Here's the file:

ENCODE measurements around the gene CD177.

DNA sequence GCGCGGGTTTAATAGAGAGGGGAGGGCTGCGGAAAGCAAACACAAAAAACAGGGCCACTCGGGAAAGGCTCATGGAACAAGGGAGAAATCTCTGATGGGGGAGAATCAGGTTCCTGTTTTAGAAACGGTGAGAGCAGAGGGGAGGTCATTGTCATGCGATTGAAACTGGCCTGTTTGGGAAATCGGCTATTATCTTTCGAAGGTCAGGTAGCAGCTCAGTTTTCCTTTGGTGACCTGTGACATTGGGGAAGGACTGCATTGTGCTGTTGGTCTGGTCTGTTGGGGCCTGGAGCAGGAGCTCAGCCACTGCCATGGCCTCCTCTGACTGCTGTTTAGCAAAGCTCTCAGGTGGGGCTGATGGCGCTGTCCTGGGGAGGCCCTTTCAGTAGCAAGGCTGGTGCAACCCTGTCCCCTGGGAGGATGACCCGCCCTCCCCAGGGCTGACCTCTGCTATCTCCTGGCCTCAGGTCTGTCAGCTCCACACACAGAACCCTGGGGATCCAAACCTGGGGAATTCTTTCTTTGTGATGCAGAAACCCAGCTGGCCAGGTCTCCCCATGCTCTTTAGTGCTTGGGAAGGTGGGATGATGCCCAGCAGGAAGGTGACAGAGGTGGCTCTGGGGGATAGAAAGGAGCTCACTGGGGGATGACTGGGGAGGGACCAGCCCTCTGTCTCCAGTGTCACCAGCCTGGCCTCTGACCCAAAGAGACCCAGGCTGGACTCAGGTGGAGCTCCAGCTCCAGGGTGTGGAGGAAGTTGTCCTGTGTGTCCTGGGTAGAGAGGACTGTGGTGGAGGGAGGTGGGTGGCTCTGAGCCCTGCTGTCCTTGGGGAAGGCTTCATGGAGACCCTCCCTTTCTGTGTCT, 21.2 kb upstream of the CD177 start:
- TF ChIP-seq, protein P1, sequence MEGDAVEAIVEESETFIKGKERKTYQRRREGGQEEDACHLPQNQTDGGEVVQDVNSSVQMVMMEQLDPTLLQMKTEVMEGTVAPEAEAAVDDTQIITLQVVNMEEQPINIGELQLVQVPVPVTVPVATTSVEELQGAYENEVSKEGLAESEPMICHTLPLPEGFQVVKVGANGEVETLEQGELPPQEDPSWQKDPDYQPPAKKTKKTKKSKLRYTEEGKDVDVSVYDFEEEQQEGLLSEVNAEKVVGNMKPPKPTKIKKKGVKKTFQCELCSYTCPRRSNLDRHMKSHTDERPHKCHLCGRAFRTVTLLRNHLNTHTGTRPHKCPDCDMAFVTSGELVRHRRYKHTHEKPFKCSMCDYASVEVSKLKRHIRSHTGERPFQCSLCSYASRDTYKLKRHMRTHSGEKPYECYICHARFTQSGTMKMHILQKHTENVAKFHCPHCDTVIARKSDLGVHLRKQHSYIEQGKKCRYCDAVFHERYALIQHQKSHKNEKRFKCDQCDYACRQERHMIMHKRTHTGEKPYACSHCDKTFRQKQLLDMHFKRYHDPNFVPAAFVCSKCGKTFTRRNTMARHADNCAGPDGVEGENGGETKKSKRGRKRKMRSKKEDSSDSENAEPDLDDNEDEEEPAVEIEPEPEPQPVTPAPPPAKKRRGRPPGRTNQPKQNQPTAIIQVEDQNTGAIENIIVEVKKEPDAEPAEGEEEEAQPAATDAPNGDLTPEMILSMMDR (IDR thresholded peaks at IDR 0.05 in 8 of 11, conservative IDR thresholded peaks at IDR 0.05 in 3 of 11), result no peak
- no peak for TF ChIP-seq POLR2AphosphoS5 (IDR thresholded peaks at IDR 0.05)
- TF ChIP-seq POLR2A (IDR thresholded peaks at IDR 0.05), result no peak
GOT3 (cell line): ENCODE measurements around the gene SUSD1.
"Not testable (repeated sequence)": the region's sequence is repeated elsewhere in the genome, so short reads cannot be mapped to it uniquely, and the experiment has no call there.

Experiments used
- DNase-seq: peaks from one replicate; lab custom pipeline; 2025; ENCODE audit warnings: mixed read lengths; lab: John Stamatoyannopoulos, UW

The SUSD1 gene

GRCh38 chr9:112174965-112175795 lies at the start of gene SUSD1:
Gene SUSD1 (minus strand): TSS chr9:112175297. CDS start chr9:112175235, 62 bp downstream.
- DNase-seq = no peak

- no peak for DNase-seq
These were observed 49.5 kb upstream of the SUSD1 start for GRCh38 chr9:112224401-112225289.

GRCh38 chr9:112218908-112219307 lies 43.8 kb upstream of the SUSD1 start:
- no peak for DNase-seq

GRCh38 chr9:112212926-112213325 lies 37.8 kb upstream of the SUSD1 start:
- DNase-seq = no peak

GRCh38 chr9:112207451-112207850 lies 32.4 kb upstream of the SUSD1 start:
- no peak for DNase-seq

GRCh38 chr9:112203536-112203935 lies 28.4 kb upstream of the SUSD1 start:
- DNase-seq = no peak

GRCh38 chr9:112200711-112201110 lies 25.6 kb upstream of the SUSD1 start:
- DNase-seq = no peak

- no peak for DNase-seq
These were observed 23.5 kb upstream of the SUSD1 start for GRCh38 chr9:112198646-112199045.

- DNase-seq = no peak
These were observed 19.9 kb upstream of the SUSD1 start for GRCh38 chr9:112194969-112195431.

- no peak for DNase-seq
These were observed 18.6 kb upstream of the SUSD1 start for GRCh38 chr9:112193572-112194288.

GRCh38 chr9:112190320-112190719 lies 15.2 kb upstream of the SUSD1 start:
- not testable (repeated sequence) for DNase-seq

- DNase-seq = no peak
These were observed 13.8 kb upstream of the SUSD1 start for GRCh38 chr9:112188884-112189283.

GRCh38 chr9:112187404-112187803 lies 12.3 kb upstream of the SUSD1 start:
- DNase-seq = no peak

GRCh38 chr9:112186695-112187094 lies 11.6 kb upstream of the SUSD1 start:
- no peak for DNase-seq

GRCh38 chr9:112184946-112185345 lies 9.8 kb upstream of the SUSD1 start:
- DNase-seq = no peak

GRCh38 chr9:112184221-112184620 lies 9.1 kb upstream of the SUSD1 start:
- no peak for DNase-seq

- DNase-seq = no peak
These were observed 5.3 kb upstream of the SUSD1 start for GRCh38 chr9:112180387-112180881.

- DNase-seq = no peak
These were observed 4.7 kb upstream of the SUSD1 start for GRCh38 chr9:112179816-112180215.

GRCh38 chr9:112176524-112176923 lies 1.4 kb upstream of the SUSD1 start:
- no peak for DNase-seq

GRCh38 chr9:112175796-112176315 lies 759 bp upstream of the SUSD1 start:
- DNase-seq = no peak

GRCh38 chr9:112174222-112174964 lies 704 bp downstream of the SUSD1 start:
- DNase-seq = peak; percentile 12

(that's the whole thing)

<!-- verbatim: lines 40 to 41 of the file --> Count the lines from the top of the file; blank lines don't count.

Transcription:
GRCh38 chr9:112184946-112185345 lies 9.8 kb upstream of the SUSD1 start:
- DNase-seq = no peak